We stopped next at Granite Creek. There we were met by Earl Tacke, the only year round resident. Granite was originally settled by the Charles Schroeder family in 1893. After filling a homestead claim, they bought fifteen heads of cattle, delivered to Granite by barge. He operated a ranch there for many years. Old mine sites and glory holes dot the area. Granite is now home to several families.
On, to the final stop of the mail route, Kilroy. We met Ken Gonzer, Jack Garland and Velda McTighe and of course, another dog, sniffing for a treat. On the way back, we were treated to several stories about the lake and John Thaxter’s experiences. Asked what outstanding experiences he had in the thirteen year he has ran the lake, he told us,” I’ve had about six boat sinking rescues, usually alerted to by Bonner County Rescue, and four medical evacuations.”
Some of the history of mail service on the lake date back to the 1860's. Individuals that were heading up lake from Pend Oreille City,(Buttonhook Bay) would carry mail and goods on the way to their destinations. From 1866 to about 1872, the steamer,”Mary Moody was the official mail carrier, serving the water portion of the mail route from Ft. Walla Walla to Helena, and Ft. Benton, Montana.
From 1938-39, Jack McCollough ran mail between Bayview and the present route with the early inclusion of Pine Cone, no longer in existence, and Cape Horn. Roy Ellis had the route from 1939-42, and following the interruption for WW11, resumed the route in 1946 through 1950.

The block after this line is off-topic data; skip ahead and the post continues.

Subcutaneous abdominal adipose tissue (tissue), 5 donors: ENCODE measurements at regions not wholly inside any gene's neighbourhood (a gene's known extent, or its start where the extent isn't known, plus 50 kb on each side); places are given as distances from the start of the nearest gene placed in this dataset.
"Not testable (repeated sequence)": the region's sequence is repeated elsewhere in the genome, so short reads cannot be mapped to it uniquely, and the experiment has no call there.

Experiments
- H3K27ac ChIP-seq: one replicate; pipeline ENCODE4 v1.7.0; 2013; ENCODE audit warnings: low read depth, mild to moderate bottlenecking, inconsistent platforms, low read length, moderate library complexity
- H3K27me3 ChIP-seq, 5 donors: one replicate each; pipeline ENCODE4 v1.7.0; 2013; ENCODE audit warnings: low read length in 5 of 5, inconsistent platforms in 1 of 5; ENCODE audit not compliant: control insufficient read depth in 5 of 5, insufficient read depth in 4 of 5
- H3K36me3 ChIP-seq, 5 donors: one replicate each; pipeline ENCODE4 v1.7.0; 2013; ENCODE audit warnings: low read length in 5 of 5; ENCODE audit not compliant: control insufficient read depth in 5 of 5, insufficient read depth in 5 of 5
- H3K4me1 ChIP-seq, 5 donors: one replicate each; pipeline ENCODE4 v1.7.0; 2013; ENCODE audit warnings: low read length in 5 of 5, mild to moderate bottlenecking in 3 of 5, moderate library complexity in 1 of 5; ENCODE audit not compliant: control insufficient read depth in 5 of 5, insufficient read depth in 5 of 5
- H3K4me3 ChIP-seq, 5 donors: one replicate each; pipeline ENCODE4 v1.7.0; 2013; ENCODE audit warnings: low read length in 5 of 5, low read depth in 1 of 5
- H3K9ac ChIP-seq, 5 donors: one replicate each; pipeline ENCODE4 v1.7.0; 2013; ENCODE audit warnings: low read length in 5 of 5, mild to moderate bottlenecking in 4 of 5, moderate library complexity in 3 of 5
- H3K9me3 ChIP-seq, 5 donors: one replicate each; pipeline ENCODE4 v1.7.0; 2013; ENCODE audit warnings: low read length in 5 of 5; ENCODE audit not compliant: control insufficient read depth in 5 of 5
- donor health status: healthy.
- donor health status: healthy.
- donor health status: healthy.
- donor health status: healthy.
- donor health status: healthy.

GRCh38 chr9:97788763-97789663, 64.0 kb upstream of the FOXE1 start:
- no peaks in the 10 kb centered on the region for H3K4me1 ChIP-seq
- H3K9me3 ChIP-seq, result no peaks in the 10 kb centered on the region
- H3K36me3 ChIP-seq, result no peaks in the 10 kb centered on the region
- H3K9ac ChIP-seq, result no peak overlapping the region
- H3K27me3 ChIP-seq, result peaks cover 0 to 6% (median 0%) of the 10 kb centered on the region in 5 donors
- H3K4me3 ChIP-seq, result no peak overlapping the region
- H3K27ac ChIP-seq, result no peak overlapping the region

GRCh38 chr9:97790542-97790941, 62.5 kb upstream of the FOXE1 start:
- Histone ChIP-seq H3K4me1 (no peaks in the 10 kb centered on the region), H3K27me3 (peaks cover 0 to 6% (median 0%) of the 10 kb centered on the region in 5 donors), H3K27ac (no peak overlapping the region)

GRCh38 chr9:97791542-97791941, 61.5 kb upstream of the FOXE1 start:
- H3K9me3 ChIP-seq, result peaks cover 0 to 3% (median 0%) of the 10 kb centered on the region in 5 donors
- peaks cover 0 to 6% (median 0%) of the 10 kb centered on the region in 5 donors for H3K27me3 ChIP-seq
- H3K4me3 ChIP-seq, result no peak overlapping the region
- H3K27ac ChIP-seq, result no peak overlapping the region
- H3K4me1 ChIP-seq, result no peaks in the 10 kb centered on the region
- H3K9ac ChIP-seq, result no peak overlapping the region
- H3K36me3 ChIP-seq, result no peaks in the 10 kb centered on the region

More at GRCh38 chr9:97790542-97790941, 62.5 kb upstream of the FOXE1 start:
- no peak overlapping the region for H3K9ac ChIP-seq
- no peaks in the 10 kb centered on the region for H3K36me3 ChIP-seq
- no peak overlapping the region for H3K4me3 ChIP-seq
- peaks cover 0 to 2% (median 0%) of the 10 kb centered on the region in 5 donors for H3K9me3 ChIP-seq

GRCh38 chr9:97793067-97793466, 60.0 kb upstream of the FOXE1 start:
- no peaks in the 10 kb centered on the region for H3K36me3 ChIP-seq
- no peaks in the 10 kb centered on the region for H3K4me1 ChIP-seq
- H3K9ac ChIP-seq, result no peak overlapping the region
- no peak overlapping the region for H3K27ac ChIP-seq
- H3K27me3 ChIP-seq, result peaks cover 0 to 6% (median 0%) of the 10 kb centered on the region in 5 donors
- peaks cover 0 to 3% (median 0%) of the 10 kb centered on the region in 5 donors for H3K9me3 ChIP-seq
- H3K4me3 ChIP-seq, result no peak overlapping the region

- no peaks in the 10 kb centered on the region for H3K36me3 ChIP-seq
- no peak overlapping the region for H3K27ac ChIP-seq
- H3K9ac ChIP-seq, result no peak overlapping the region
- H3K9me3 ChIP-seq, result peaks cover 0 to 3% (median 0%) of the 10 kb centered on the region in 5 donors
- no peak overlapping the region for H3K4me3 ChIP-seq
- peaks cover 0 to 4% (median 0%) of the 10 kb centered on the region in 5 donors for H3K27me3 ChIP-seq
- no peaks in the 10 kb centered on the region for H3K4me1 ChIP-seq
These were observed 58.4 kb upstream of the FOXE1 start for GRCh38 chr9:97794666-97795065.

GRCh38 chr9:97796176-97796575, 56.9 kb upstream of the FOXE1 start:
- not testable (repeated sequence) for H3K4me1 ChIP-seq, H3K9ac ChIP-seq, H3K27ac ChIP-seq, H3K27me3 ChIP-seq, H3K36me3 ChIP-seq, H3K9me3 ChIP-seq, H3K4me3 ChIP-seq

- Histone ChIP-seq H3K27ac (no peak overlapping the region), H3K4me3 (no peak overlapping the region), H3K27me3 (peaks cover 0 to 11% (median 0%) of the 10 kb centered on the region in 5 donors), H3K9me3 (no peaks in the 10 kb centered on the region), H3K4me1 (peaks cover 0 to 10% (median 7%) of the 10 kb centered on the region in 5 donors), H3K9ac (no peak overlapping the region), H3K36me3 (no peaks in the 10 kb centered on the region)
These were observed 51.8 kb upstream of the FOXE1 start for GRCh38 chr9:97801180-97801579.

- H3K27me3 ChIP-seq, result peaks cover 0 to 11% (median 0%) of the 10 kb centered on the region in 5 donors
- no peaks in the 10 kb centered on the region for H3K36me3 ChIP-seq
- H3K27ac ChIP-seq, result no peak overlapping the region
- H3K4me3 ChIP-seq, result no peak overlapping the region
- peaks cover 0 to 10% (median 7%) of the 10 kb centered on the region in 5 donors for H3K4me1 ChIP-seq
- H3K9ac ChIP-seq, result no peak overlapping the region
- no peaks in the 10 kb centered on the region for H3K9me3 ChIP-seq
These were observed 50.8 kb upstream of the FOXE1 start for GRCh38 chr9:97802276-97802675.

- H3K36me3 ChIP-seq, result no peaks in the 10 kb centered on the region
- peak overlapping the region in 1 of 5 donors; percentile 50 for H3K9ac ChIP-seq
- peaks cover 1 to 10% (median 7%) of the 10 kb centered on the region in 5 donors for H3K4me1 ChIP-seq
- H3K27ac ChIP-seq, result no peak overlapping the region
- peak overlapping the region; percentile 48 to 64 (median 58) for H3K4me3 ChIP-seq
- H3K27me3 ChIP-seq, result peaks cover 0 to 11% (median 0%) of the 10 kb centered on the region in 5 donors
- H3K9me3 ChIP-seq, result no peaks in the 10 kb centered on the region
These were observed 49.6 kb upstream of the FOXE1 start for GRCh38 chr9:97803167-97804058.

Danny Knolls carried the mail from 1942-1946, but drown in a storm, of which Lake Pend Oreille is famous. Max Krackenberg cruised the mail from 1950 to 1953 after which Jim MacDonald, owner of MacDonald’s Hudson Bay Resort took over. Jim ran the route from shortly after his parents, bought the resort. MacDonald ran the mail until 1965. It was then called the Star Marine Route. He delivered mail from Bayview to the Navy barge, anchored in Scenic Bay, then Lakeview, Cedar Creek, Cunningham’s Castle, (no longer exists) Whiskey Rock, Granite Creek, Kilroy and Pine Cove, Cape Horn, before the road was built and back to Bayview.
1965-78 was handled by Hugh Davis, a native of Arkansas. In 1965, he and his wife moved to Bayview, after running boats in Alaska. During the thirteen years he carried the mail he missed only two days. George and Darlene Johnston carried the mail from 1978-1991. Darlene would carry the mail during Summer and George during the Winter. Tragedy struck when Darlene was running one day in 1982. Just after gassing up at Boileau’s, and carrying a young man as passenger, the boat caught fire and sank. The passenger, 16 year old Joe Dory didn’t swim, nor did Darlene. Dory made it to shore. Darlene drown, after throwing the mail sacks overboard. Boyd Westphal ran the route 1991-93. John Thaxter, the present mail carrier and our host, runs the lake six days a week, through rain, snow, fog , well, everything but famine and pestilence.
Source: Historical data obtained, courtesy of Linda Hackbarth, Bayview Historian.
Without Linda, this story would have been the worse for lack of info ...
WE LOVE KIDSTOCK !
2 hours ago